The first and most critical part of teaching Black boys is understanding. And it’s not about understanding Black boys. It’s about understanding self.

We live in a country where Whiteness is rarely named, where we don’t talk about the fact that 85% of the teachers are White (65% are White women).

  • It’s about understanding the research that says if you were socialized as a White person and a woman, when you’re shown a video of preschoolers and asked to find the “problem behavior,” you’re likely to keep your eye on the Black boy in the video almost twice as much as on the other children, even though the video contains no problem behavior (Finnerty, 2017).
  • It’s about understanding that if you grew up in the U.S., you likely grew up in a largely segregated community, in racially segregated social circles, reading books about White people, watching movies about White people, and receiving messages that reinforce anti-Blackness.
  • It’s about realizing that even though we’re individuals, with individual-level intention and motivation, we’re part of a system where we’re asked to judge, evaluate, and gatekeep; and our bias is mutually reinforcing as we and our 85% White colleagues look out at our students from this White worldview (Frankenberg, 1992).

When we first solicited chapters for this book from parents, students, teachers, and academics, most of the 41 chapters that came back implored teachers to start by understanding themselves. That’s how important this point is. We didn’t leave those chapters in that state, of course — that would’ve been an incredibly boring book. But we included seven chapters on understanding self and made note that no other piece matters quite as much.

This is only the first of three blog posts, and in the others we’ll share about respecting (Part 2) both the multiplicity and diversity of Black boys, as well as the racial context in which they’re growing up and connecting (Part 3) school structures with student success. But as we close Part 1: Understanding Self, we invite you to engage in one of the two sample exercises shared from our book below.

Activities from Part 1 of The Guide for White Women Who Teach Black Boys: Understanding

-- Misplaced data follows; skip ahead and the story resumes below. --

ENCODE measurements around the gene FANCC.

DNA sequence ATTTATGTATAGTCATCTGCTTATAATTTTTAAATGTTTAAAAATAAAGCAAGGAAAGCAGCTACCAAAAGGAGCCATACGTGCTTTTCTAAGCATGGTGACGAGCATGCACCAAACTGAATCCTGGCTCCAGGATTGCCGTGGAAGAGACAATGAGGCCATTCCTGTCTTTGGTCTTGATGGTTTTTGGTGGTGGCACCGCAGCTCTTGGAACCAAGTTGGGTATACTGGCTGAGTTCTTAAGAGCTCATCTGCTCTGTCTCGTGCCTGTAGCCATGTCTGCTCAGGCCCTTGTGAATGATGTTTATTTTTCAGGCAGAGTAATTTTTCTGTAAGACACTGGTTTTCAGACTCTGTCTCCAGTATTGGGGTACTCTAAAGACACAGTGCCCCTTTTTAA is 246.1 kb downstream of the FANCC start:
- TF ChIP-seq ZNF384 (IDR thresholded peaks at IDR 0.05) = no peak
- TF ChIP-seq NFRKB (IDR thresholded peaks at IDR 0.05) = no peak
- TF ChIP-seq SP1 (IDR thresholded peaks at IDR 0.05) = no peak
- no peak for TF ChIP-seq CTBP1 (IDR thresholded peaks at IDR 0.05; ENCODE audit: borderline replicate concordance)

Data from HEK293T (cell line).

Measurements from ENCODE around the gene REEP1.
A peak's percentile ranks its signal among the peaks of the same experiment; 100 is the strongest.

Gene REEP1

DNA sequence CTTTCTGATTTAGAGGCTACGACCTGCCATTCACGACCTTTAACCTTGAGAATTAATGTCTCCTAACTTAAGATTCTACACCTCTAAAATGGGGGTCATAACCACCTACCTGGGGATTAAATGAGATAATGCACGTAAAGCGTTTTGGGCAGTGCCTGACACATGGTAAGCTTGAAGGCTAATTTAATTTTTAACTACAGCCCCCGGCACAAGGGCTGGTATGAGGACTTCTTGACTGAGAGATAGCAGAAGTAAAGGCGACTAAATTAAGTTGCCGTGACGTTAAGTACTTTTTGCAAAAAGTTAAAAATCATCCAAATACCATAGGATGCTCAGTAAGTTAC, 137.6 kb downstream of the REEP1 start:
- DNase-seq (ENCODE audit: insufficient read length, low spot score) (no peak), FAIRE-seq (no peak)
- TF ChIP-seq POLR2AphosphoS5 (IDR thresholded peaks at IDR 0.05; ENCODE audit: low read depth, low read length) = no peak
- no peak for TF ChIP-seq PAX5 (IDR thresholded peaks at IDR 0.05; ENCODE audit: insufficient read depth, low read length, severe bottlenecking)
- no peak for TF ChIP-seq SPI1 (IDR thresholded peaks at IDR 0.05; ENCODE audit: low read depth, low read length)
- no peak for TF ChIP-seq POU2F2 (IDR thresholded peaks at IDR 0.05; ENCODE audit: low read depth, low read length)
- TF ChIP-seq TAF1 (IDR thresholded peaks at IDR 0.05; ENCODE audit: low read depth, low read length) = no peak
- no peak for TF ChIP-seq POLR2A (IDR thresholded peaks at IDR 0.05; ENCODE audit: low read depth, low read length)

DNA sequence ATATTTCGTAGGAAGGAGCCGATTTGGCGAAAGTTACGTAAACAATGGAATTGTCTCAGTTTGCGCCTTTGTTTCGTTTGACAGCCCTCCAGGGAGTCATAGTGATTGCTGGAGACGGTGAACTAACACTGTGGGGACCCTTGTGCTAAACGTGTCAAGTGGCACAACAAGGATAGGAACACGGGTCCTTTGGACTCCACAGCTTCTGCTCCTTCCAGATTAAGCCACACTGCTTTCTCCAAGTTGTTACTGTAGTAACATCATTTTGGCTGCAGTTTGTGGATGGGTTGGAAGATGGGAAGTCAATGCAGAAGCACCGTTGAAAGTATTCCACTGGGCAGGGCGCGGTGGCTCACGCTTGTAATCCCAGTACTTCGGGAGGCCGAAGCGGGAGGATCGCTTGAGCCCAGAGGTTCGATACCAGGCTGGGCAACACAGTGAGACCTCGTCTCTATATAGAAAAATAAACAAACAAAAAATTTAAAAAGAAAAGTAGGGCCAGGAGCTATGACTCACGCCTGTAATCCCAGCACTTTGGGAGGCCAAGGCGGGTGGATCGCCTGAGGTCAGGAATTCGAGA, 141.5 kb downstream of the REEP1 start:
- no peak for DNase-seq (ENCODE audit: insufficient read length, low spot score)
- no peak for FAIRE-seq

1. Implicit bias is like a habit that can be changed through a combination of efforts. Our biases have been formed over a lifetime and efforts to change them should be viewed as lifelong, as well. Here are a few strategies to get us started (Excerpted from Chapter 4 by Diane Finnerty):
    1. Examine why reducing the impact of bias in your interactions is “personal” to you. A personal motivation will help you maintain your commitment.
    2. Explore your implicit bias by taking one or more of the race-related Implicit Association Tests (IAT) via the Project Implicit online test site hosted by Harvard University.
    3. Surround yourself with counter-stereotypical images and put time and effort into strengthening relationships with people of different racial and ethnic backgrounds from you.
    4. Create a group at your school to engage in reflective practice about how bias impacts your teaching and relationships.
    5. Educate yourself and colleagues on the ways that implicit bias impacts hiring practices, admissions practices, and the experiences of faculty of color.
    6. Practice self-care! Research has shown that bias emerges more readily when people are run down or otherwise cognitively burdened.
  2. To better get at what it really means to be White, take this challenge. For one week, try to include people’s racial identity each time you use their name. For example, “I had lunch with Amy, my white friend, and we…” Watch how people react. (Elizabeth Denevi, Chapter 7)


Frankenberg, R. (1992). White Women, Race Matters: The Social Construction of Whiteness. Minneapolis: University of Minnesota Press.